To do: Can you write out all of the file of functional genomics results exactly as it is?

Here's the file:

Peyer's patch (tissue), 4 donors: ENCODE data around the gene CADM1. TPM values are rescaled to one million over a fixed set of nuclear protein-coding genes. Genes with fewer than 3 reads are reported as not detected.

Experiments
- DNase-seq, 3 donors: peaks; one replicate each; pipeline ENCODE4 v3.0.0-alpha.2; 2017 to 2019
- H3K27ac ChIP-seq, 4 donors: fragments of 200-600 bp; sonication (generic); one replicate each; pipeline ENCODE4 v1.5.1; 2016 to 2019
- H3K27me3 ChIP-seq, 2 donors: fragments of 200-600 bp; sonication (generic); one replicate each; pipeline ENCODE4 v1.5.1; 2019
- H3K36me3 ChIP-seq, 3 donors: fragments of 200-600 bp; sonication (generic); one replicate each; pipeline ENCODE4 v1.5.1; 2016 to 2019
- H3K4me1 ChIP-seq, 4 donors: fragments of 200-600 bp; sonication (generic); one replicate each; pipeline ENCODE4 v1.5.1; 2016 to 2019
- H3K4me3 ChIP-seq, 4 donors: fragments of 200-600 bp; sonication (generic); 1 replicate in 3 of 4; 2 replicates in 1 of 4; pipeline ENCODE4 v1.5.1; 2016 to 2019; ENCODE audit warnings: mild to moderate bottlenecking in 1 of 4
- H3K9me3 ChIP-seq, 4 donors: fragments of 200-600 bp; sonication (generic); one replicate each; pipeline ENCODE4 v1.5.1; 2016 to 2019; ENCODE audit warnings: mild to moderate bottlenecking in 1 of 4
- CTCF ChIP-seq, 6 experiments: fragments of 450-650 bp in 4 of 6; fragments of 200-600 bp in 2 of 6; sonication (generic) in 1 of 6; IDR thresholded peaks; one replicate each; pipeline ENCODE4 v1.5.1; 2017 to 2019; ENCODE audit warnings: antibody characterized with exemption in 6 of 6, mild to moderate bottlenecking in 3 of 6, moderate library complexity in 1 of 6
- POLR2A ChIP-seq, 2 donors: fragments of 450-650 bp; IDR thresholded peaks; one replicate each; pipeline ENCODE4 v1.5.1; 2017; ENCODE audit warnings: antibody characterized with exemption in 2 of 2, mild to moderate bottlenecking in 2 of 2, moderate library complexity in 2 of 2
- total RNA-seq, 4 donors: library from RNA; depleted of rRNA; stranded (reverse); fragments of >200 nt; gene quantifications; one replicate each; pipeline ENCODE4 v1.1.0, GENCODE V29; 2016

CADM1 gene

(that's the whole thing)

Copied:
Peyer's patch (tissue), 4 donors: ENCODE data around the gene CADM1. TPM values are rescaled to one million over a fixed set of nuclear protein-coding genes. Genes with fewer than 3 reads are reported as not detected.

Experiments
- DNase-seq, 3 donors: peaks; one replicate each; pipeline ENCODE4 v3.0.0-alpha.2; 2017 to 2019
- H3K27ac ChIP-seq, 4 donors: fragments of 200-600 bp; sonication (generic); one replicate each; pipeline ENCODE4 v1.5.1; 2016 to 2019
- H3K27me3 ChIP-seq, 2 donors: fragments of 200-600 bp; sonication (generic); one replicate each; pipeline ENCODE4 v1.5.1; 2019
- H3K36me3 ChIP-seq, 3 donors: fragments of 200-600 bp; sonication (generic); one replicate each; pipeline ENCODE4 v1.5.1; 2016 to 2019
- H3K4me1 ChIP-seq, 4 donors: fragments of 200-600 bp; sonication (generic); one replicate each; pipeline ENCODE4 v1.5.1; 2016 to 2019
- H3K4me3 ChIP-seq, 4 donors: fragments of 200-600 bp; sonication (generic); 1 replicate in 3 of 4; 2 replicates in 1 of 4; pipeline ENCODE4 v1.5.1; 2016 to 2019; ENCODE audit warnings: mild to moderate bottlenecking in 1 of 4
- H3K9me3 ChIP-seq, 4 donors: fragments of 200-600 bp; sonication (generic); one replicate each; pipeline ENCODE4 v1.5.1; 2016 to 2019; ENCODE audit warnings: mild to moderate bottlenecking in 1 of 4
- CTCF ChIP-seq, 6 experiments: fragments of 450-650 bp in 4 of 6; fragments of 200-600 bp in 2 of 6; sonication (generic) in 1 of 6; IDR thresholded peaks; one replicate each; pipeline ENCODE4 v1.5.1; 2017 to 2019; ENCODE audit warnings: antibody characterized with exemption in 6 of 6, mild to moderate bottlenecking in 3 of 6, moderate library complexity in 1 of 6
- POLR2A ChIP-seq, 2 donors: fragments of 450-650 bp; IDR thresholded peaks; one replicate each; pipeline ENCODE4 v1.5.1; 2017; ENCODE audit warnings: antibody characterized with exemption in 2 of 2, mild to moderate bottlenecking in 2 of 2, moderate library complexity in 2 of 2
- total RNA-seq, 4 donors: library from RNA; depleted of rRNA; stranded (reverse); fragments of >200 nt; gene quantifications; one replicate each; pipeline ENCODE4 v1.1.0, GENCODE V29; 2016

CADM1 gene